Sunday, February 19, 2012

BECKs' Musicology

I will just come right out and say it. I LOVED this manga.

Trying to make music the main theme in a manga is a very tricky undertaking. The mangaka is trying to get the reader to utilize one of the 2 senses that you don't use when you're reading; hearing. Yet Sakuishi is able to portray the feeling that music gives you without having the reader hear a single note. He leaves is up to the reader to imagine how amazing Koyuki's voice actually is and he also leaves most of the lyrics out as well; which I actually really liked. Instead of being focused on the words that were being displayed, the reader could focus on the images that were playing out before them.

The problems that the boys have involving the band and the music industry are very well played and thought out. Sakuishi made himself a solid manga here and any music lover will love it.

In recent years, the manga industry has been putting out more and more Slice of Life manga and honestly, some of those manga just are not all that good. It takes a certain mangaka and a certain plot to make a Slice of Life manga actually appeal and connect with the reader. In my opinion, the only way Slice of Life can work outside of shōjo is to make the plot line something everybody can recognize but not actually have firsthand knowledge of. We can use the Japanese music industry, coast guard, and search and rescue teams as a very good examples of what kind of settings can create a good Slice of Life manga. Which is one of the big reasons why BECK was able to work so well.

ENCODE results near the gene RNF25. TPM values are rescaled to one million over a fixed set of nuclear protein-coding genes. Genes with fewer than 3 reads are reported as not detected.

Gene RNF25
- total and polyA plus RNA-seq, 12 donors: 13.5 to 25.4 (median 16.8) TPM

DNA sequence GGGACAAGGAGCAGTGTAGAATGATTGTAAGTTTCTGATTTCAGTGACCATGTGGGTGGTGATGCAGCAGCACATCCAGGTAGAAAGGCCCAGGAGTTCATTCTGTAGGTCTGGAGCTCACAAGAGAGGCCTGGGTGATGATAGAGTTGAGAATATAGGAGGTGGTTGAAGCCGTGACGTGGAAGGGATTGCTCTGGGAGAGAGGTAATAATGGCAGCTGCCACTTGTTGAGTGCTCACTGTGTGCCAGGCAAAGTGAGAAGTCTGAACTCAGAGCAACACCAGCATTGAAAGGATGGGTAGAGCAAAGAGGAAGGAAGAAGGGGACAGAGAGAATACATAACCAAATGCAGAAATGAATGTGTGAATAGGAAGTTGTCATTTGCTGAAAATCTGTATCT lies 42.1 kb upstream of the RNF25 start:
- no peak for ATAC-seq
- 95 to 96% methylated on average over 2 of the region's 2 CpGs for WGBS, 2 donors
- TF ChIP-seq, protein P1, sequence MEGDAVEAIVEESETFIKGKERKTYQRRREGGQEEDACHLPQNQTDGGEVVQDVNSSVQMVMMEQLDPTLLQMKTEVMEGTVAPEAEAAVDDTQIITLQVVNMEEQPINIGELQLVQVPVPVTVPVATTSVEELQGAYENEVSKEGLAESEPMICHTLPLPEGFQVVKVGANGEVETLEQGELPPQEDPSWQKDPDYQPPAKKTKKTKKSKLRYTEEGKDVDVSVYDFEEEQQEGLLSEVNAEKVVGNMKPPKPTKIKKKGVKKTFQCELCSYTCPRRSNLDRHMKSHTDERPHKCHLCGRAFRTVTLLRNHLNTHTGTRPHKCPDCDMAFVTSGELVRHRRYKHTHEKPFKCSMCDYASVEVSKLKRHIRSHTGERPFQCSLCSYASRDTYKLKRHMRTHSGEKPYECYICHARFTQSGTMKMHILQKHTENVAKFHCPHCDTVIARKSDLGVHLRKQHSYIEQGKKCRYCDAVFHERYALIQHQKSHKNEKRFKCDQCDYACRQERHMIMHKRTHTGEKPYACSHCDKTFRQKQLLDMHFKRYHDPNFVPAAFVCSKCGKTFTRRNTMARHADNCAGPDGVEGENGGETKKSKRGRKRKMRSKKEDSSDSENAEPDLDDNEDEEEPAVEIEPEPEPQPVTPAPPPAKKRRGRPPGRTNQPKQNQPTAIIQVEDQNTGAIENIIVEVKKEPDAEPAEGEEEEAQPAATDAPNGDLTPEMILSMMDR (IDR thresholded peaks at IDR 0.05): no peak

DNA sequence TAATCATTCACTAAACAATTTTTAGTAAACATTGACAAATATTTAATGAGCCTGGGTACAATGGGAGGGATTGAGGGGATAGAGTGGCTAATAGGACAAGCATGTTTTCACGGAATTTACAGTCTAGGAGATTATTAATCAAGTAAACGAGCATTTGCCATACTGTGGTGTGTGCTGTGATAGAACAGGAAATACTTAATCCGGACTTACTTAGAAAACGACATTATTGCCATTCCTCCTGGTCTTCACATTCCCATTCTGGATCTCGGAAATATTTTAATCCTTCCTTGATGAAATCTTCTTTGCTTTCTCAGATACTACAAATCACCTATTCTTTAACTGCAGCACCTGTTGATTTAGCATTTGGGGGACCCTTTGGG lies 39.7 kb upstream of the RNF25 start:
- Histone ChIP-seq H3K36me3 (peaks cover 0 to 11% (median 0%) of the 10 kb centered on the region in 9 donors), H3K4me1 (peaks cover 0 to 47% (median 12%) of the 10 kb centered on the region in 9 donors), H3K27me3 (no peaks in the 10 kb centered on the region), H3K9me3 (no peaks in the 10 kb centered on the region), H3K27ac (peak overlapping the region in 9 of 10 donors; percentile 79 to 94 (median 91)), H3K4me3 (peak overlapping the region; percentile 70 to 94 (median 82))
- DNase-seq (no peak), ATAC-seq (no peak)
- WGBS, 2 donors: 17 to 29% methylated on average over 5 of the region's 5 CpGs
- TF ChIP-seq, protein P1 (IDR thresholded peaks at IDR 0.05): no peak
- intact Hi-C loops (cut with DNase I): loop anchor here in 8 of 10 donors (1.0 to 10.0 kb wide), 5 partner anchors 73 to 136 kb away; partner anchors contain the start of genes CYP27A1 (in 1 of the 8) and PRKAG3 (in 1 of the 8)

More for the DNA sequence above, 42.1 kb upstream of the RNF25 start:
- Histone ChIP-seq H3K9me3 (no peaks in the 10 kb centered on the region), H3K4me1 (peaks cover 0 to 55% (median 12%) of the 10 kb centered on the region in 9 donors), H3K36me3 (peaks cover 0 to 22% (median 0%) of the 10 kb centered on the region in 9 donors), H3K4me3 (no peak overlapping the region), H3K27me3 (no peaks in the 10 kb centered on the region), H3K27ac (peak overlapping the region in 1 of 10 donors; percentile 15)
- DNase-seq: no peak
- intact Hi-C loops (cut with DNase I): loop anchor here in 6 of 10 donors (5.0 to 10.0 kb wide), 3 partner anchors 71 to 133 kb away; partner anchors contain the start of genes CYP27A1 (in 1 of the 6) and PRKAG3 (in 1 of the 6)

The music industry is one of the biggest commercial industries. It affects almost every person on this planet either directly or indirectly, yet it is only insiders that actually understand and know what goes on behind the scenes. I found the industry that Sakuishi invisioned in the manga, be it real or not, very interesting and also a little funny. The relationship between bands and record labels was really entertaining and also a little eye opening. It made me wonder how much of it was true and how much of it was drama for the story line. Following the view points of the bands who just wanted to release good music was the revolving door of record label producers and presidents who were openly stating that music was just a business and it was all about making money. The constant struggling of the music industry and the new digital age is a strong image here and it came up right away for me while I was reading it. 

This manga is able to really capture the shift in the music scene after the boy band boom in the late 90s and early 2000, when the Indy rock scene flourished in the US. Bands like Foo Fighters and Incubus were able to push through and deliver music that wasn't completely contrived from a producer. This movement was all about making music that was good and not music that would make them millions of dollars, though thats always a positive in any job. I think Dave Grohl stated it very well in his grammy acceptance speech the other week when he stated that what is starting to be lost in music is the non-perfect "human" element. Instead of making everything sound pitch perfect musicians needed to remember that the imperfections in music also make it what it is. Of course, he then went and performed with obviously computer engineered Deadmau5, but I understood what he was trying to get at and I was reminded of it time and time again while I was reading this manga.